One of the sessions I really want to see at the forthcoming ESC Boston (April 13-15, 2016) is Mars Ate My Spacecraft by embedded legend Jack Ganssle. (By this, I don't mean to imply that Jack has been embedded anywhere — rather that he's a legend in embedded system space, where no one can hear you scream, but it strikes me that perhaps you'd already realized this, in which case I'm waffling on here to no avail.)
Can you imagine actually walking on the Red Planet? I dream of stuff like this. I'm currently half-way through reading The Martian by Andy Weir. I've heard so many great things about this book (and now about the film), but what with “this and that” I only just now managed to get around to it. All I can say it that this is an absolutely brilliant first novel — a real “page-turner” — and I cannot wait to see how it turns out in the end. But we digress…
As Jack says in the abstract for his presentation:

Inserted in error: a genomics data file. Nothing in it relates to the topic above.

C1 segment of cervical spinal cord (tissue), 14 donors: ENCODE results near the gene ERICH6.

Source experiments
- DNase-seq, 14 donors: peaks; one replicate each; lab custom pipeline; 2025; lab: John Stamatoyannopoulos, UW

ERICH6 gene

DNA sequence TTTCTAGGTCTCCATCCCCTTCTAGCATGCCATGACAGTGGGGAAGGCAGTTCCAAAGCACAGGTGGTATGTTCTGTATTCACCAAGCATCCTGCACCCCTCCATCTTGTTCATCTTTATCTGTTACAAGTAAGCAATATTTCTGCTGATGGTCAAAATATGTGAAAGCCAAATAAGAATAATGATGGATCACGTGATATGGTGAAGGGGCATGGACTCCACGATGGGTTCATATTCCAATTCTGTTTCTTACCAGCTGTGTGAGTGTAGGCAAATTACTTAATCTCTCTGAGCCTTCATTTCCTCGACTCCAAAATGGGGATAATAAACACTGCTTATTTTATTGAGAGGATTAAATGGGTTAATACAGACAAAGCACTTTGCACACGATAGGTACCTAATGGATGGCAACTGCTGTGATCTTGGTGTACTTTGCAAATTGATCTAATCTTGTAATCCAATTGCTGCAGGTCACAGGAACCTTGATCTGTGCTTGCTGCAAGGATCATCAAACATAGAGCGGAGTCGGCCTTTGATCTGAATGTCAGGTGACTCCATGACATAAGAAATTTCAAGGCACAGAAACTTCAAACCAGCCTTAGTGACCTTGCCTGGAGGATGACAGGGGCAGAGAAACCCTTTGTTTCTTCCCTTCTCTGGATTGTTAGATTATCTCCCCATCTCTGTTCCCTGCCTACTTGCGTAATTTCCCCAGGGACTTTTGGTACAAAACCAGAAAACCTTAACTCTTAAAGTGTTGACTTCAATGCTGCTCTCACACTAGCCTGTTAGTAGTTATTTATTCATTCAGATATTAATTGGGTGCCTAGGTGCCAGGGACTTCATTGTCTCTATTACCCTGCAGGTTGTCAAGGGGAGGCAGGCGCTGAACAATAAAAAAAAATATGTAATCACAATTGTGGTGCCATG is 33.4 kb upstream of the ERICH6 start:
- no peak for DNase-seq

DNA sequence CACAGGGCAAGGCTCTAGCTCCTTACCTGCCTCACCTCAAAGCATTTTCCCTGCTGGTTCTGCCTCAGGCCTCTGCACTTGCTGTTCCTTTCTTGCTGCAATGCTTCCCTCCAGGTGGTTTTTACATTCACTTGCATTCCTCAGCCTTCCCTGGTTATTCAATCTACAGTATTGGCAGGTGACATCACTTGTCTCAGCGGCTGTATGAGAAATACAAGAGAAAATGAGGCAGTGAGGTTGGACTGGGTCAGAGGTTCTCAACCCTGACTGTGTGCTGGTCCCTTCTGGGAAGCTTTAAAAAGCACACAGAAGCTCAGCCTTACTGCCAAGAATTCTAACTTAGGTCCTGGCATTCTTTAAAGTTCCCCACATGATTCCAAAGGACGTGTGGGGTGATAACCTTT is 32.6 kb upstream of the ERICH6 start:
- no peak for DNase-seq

Civil engineers have learned how to avoid failure from their rich history of bridge collapses, tunnel flooding, and building disintegrations. The firmware world is quite different; it seems we all make the same mistakes, repeatedly, yet most problems have similar root causes. In this session, we'll examine a number of embedded disasters, large and small, and extract lessons to improve our code.
Jack is renowned around the world as being an embedded engineer's embedded engineer and a consummate speaker, so I for one am chomping at the bit to attend this presentation. Hopefully I'll see you there.
The main thing for the moment is to be aware that the Early Bird pricing deal has been extended until Friday, February 12, 2016 (there are also group discounts and student, education, and government discounts), so it would be a good idea to register as soon as possible.